ALBERTA

Alberta Heat Wave Sets Electricity Use Record

07/09/2015 04:34 EDT | Updated 07/09/2016 05:59 EDT
Pro-Zak/Flickr
Inside the newly renovated Ferry Building, this fan seemed out of place. (Ugh, I'm not a fan of all those modern dioramas, info boards, audio tours, & video kiosks. Blech. Architecture & artifacts are what I want to see!) The Ellis volunteer who saw me shooting it explained how it was removed and found to work perfectly ... so reinstalled. I think it is beautiful.
CALGARY - Albertans sweltering in 30 C heat have broken a record for amount of electricity used during the summer.

The Alberta Electric System Operator says 10,441 megawatts of power was used between 1 p.m. and 2 p.m. local time Thursday.

The operator says it's confident the system can handle the high demand.

It says more than 1,700 MW of supply has been added to the system since the start of 2014, including nearly 350 MW of wind and more than 1,000 MW of gas-fired generation.

There has been a 0.3 per cent growth in demand for power year-over-year in Alberta.

Summer peak demand was previously set at 10,419 MW on July 30, 2014.

As of Thursday afternoon the thermometer had reached 32 C in Edmonton and 30 C in Calgary, and the forecast for the next few days is more of the same. No rain is forecast until next week.

“Reliability is always a priority for us to ensure Albertans have the electricity they need to run their homes and businesses," Miranda Keating Erickson, vice-president of operations with the AESO, said in a news release.

"Because of the substantial new generation that has come online over the last year, we are confident we have enough supply to get us through the season of typically higher demand."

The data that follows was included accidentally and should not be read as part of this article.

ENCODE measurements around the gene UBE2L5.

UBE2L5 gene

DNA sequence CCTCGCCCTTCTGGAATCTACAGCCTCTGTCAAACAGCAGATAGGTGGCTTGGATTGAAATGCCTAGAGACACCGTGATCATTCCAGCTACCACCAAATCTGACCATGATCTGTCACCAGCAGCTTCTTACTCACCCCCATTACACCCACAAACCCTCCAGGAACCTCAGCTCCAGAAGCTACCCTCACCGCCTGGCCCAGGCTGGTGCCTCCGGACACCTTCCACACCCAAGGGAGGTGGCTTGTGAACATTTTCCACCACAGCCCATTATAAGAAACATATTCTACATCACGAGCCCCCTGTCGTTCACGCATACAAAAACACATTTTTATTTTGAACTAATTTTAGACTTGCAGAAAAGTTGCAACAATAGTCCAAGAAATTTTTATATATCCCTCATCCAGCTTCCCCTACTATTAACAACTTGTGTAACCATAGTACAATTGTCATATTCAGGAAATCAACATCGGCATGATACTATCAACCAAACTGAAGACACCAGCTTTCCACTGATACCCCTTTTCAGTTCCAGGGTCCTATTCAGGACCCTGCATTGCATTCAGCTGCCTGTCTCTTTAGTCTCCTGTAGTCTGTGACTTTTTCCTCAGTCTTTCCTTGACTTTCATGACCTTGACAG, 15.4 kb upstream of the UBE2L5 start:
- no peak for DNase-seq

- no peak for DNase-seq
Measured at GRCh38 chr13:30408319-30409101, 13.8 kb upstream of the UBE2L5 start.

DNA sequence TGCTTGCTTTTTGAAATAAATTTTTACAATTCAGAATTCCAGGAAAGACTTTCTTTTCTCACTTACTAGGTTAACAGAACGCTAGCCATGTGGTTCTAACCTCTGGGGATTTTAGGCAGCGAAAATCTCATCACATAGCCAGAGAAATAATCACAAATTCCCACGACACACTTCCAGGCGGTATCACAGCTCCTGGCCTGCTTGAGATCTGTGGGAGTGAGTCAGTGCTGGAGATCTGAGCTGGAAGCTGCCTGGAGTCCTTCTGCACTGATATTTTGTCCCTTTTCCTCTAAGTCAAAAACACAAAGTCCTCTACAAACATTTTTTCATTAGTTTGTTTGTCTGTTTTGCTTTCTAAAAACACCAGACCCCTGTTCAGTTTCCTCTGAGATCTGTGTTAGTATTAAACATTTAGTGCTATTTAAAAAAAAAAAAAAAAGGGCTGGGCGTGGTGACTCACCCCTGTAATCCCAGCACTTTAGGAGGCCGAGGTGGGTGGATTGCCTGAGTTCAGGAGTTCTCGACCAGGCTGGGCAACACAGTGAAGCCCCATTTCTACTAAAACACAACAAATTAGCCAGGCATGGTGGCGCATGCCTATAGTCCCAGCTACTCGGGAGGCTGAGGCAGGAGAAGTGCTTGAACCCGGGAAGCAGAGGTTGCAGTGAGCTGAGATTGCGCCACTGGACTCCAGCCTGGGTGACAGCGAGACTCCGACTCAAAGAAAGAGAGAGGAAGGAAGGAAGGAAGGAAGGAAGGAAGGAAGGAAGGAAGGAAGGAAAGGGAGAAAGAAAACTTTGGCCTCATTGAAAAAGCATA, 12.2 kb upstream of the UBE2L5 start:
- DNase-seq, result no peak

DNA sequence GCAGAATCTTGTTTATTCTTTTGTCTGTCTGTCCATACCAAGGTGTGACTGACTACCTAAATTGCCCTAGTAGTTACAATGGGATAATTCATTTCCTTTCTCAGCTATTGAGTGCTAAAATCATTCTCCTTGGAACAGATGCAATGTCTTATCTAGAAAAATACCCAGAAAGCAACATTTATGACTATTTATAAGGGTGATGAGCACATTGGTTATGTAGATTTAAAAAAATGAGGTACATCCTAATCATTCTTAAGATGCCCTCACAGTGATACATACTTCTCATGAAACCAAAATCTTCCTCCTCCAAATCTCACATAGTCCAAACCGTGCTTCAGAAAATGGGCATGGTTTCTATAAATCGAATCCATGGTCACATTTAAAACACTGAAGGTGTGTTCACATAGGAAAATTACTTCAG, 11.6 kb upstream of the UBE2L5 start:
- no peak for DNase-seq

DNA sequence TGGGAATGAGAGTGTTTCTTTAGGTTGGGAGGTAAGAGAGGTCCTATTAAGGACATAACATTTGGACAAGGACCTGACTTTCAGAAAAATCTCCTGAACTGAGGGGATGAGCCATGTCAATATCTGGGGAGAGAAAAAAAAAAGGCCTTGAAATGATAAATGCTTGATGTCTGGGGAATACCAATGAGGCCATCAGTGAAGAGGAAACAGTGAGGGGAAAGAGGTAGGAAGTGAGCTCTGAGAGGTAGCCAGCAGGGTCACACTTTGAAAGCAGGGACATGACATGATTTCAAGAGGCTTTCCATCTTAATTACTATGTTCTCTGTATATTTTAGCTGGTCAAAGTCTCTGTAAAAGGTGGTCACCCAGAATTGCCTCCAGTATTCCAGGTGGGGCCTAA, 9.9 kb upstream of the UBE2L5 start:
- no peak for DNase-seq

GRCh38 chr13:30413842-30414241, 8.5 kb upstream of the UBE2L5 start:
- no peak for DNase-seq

Due to 30 C and higher temperatures, Alberta Health Services has issued a heat advisory for the whole Calgary zone.

Effective immediately, residents of and visitors are advised to take precautions to protect themselves, their families and their neighbours from the potentially harmful effects of the sun, including burns, heat-related exhaustion and heat stroke.

"Normal activity that may be safe on a cool day might be dangerous in current weather conditions.," said Dr. Brent Friesen, medical officer of health for the zone.

"If you start to feel overheated, stop your activity immediately, seek shade and drink fluids."

Friesen says people should be watchful for vulnerable individuals, including children, seniors, individuals with pre-existing respiratory or cardiovascular conditions, outdoor workers, as well as those who are socially isolated.

The heat advisory is in effect until Sunday.

Also on HuffPost

8 Ways A Heat Wave Burns Holes In Your Pocket